Do I need to purchase travel insurance to travel to Australia?
Purchasing travel insurance that covers you for theft, loss, accidents and medical problems before you leave home is highly recommended. If you plan on doing any adventure activities such as scuba diving, bushwalking or travelling in remote areas, check that you are fully covered under your policy. Remember to bring your insurance policy details and emergency contact numbers with you.
Will I be covered under Australia’s public health care system?
Australia's public health care system is called Medicare and Australian hospitals provide world-class medical facilities and standards of care. The Australian Government has Reciprocal Health Care Agreements with the United Kingdom, the Republic of Ireland, New Zealand, Sweden, the Netherlands, Finland, Belgium, Norway, Slovenia, Malta and Italy, which entitle travellers to some subsidised health services. It is best to check your eligibility before you leave home and have appropriate travel insurance to cover your stay in Australia.
Do I need any vaccinations or medications to travel to Australia?
No special immunisations or vaccinations are required to visit Australia unless you have come from, or have visited, a yellow fever infected country within six days of your arrival. However, regulations and medical advice can change at short notice, so check with your doctor and the Australian Department of Health before you leave home.
Do I need to declare any medications when arriving in Australia?
Medicine brought into Australia for personal use is subject to controls and must be declared on your arrival. It is recommended you bring a prescription or letter from your doctor outlining your medical condition and the medicine you are carrying. If you need to obtain prescription medicine while you are here, a doctor in Australia must write the prescription.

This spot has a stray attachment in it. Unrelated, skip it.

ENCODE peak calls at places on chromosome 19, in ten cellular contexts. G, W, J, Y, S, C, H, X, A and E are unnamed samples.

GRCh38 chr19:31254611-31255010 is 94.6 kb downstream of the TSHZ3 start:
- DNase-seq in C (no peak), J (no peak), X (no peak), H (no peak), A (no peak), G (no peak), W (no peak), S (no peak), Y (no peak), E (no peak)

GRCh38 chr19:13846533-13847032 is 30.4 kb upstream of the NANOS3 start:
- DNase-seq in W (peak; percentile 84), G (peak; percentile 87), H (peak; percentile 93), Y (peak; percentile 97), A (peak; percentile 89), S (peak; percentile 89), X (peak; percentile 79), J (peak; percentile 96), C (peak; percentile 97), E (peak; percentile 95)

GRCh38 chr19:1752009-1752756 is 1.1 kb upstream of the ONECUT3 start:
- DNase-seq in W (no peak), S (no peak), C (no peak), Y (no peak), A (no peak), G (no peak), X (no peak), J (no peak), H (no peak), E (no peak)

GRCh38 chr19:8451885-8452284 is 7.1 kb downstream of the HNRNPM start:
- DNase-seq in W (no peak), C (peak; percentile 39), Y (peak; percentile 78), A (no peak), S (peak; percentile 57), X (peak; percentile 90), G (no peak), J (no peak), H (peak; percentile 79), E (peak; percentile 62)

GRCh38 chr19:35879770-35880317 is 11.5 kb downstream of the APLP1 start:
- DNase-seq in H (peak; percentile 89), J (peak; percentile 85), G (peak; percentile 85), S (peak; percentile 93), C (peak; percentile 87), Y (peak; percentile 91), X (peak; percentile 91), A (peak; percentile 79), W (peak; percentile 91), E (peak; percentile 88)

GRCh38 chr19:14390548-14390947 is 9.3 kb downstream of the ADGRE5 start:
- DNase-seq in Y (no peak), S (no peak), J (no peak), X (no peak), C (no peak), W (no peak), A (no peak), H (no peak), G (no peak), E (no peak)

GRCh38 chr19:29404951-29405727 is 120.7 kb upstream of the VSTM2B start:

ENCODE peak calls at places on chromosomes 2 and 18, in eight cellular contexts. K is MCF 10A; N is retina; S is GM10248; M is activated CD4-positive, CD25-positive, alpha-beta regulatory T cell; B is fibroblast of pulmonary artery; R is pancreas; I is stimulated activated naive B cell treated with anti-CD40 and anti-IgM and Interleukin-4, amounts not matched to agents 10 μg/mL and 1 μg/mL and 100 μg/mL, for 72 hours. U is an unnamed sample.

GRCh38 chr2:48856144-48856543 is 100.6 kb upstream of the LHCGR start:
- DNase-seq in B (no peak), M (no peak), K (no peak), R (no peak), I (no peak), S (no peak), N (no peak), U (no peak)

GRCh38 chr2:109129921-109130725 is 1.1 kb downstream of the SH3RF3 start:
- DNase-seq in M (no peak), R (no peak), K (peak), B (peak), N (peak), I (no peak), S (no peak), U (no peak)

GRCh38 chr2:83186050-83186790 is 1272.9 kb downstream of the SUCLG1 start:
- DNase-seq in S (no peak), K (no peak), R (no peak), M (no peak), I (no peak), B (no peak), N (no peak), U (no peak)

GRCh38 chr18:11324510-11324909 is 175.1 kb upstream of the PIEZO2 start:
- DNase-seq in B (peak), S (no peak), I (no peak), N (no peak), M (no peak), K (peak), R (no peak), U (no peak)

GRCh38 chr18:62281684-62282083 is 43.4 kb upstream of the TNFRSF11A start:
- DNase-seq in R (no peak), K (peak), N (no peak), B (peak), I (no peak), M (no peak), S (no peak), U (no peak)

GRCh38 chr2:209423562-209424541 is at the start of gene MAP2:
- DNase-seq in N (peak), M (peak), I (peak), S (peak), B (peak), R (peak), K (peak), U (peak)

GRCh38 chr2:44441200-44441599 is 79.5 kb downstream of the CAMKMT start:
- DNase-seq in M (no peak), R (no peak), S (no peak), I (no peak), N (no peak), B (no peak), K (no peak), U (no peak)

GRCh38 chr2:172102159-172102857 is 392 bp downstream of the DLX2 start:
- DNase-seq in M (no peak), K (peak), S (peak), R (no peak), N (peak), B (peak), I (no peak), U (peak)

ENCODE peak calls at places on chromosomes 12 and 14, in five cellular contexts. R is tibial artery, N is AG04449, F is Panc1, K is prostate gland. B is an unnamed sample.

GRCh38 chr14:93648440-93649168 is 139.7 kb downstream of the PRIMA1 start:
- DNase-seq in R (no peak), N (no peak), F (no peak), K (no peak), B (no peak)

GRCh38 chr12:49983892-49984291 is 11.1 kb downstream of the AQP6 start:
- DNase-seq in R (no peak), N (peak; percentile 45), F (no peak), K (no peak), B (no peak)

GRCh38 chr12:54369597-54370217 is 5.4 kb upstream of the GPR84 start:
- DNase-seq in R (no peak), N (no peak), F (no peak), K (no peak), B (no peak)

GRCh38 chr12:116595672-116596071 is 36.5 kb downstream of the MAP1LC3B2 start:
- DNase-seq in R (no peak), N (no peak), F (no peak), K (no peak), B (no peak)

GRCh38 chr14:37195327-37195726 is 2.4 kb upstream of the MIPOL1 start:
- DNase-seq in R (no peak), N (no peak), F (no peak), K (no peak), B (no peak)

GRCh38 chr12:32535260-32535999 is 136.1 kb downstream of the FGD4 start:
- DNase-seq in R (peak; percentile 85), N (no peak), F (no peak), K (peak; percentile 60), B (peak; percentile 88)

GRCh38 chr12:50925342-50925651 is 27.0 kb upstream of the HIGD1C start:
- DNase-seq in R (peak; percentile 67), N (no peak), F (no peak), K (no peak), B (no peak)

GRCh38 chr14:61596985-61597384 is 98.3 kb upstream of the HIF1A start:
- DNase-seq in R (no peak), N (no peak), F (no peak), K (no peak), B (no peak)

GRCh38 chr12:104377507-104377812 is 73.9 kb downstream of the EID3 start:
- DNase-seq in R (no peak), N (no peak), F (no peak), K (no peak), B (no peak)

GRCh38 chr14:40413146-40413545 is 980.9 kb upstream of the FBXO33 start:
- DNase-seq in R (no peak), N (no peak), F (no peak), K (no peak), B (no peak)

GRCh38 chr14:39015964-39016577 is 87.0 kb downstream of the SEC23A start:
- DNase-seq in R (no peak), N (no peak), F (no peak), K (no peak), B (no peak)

Does Australia have any services if travelling with a disability?
Travelling with a disability won't stop you enjoying all that Australia has to offer. If you have a medical condition or require assistance, you will find plenty of services available. Speak to your travel agent about your specific requirements or visit the Australia For All, Can Go Everywhere and Nican websites.
How can I protect myself against the Australian sun?
The Australian sun is very strong and can burn your skin in as little as 15 minutes, even on cloudy days. It is important to protect yourself from excessive exposure to ultraviolet (UV) rays, and take extra care between 11am and 3pm when UV radiation levels are generally at their highest.
While travelling in Australia, be 'sun smart' and protect yourself from the sun by wearing clothes that cover as much of your skin as possible; applying a high-level water resistant sunscreen (SPF30+ or higher) regularly throughout the day; and wearing a wide-brimmed hat and sunglasses. Protect yourself from heat exhaustion by sitting in the shade and drinking plenty of water to avoid dehydration.
Find weather reports on the Bureau of Meteorology website.
Does Australia enforce smoking bans?
In Australia, smoking is banned in enclosed public spaces to protect people from second hand tobacco smoke. This includes public transport, shopping centres, restaurants, hotels, cinemas and other public locations. Tobacco products cannot be sold or supplied to persons under 18 years old.
How can I contact emergency services in Australia?
The phone number for emergency services in Australia is 000. The operator can connect you to police, ambulance or the fire brigade. Only phone 000 in an emergency.
Is there much crime in Australia?
Australia has a stable political system and low crime rate and Australians generally experience a safe lifestyle. However, as with travel at home or away, you should observe the same precautions with your personal safety and possessions.